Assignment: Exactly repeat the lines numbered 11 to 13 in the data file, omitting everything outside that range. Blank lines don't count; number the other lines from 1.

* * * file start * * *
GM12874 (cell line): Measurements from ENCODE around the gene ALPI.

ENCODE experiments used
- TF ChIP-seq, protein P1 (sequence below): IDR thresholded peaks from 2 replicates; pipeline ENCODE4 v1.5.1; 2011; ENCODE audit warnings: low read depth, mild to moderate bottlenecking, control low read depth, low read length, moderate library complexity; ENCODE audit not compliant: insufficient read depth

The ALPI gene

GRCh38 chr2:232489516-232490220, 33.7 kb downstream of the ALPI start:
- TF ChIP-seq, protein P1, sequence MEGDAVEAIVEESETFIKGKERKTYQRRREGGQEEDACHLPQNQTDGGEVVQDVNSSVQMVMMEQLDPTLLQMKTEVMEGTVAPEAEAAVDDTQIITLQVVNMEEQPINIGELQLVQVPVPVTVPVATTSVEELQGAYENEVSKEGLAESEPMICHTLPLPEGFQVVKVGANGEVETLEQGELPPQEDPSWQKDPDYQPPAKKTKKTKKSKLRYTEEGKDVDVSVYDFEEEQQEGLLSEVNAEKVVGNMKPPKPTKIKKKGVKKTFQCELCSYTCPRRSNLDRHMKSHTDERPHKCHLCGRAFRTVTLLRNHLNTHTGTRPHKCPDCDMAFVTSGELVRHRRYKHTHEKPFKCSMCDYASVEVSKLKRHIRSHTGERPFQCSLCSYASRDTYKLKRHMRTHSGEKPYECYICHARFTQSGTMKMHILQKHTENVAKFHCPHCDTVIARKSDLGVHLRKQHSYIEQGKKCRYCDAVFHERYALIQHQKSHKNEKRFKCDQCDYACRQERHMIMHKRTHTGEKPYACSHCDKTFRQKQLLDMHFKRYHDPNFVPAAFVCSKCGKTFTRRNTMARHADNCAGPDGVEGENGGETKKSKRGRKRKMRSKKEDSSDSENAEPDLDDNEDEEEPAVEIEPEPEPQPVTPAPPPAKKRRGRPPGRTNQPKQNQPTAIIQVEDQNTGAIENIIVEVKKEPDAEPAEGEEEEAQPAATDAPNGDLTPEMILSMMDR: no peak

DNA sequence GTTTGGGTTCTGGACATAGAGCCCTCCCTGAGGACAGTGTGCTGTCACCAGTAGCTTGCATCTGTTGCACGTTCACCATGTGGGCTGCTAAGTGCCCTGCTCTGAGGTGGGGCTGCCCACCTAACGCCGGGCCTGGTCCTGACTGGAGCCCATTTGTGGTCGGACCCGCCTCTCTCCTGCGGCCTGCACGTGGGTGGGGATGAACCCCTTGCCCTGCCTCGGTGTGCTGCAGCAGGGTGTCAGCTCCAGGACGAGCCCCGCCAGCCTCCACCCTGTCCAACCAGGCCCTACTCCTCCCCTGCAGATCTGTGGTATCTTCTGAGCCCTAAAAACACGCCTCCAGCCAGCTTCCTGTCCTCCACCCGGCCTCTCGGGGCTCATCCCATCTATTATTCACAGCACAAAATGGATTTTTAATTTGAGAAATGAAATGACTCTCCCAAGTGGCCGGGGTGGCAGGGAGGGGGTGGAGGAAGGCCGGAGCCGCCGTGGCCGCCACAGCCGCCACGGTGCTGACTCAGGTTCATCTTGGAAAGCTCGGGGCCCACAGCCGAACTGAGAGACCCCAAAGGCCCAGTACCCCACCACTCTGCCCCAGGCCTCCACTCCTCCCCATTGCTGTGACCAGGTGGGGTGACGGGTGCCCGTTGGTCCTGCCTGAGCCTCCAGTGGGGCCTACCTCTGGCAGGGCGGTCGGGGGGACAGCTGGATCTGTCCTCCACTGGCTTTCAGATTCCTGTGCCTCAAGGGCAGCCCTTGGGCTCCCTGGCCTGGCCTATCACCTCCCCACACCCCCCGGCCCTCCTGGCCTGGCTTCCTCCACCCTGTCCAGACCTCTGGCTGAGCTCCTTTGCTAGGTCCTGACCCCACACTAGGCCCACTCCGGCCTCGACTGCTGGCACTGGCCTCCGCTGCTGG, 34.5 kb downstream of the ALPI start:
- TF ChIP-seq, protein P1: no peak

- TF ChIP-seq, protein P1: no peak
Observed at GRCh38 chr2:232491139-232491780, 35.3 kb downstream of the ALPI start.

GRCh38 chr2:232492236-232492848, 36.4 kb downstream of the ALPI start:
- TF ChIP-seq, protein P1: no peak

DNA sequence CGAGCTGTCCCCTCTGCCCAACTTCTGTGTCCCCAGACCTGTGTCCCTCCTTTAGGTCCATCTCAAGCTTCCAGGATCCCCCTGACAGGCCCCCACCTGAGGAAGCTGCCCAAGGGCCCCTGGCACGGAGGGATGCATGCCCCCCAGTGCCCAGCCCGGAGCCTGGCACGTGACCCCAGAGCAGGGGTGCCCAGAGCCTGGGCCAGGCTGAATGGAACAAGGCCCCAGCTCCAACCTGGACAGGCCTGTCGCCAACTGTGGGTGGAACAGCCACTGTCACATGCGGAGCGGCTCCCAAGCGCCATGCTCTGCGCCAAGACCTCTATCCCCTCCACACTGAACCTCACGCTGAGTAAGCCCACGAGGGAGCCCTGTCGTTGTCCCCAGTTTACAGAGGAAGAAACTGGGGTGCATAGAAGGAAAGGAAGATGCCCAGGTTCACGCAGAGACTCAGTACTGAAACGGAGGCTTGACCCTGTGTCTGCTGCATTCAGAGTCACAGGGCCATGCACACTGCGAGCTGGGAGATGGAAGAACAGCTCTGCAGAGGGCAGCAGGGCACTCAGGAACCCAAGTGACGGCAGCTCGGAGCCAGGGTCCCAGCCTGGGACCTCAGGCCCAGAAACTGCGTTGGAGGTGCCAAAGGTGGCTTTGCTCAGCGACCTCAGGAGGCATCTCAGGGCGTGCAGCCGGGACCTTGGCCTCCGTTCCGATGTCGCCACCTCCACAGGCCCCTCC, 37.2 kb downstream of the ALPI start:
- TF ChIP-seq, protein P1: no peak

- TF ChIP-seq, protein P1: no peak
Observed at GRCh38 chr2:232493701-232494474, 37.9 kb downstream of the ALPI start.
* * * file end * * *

GRCh38 chr2:232492236-232492848, 36.4 kb downstream of the ALPI start:
- TF ChIP-seq, protein P1: no peak

DNA sequence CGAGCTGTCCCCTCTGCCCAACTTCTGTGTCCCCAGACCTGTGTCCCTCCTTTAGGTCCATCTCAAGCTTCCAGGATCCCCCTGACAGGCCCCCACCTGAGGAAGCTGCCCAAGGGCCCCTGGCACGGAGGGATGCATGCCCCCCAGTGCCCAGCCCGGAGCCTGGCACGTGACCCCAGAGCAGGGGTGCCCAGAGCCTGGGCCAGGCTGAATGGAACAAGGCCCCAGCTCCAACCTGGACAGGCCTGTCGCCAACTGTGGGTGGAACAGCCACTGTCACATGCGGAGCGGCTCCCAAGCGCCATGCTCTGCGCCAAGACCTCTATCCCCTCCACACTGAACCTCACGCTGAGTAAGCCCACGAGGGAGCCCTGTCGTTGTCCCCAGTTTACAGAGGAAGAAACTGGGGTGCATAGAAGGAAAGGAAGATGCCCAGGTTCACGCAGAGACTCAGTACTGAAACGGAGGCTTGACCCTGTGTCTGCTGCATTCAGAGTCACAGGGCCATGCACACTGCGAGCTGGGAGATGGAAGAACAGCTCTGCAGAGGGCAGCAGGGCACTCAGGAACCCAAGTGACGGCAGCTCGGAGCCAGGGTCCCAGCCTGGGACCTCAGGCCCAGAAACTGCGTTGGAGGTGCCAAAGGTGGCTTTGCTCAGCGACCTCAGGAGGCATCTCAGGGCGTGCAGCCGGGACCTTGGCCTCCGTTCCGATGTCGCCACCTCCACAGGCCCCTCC, 37.2 kb downstream of the ALPI start: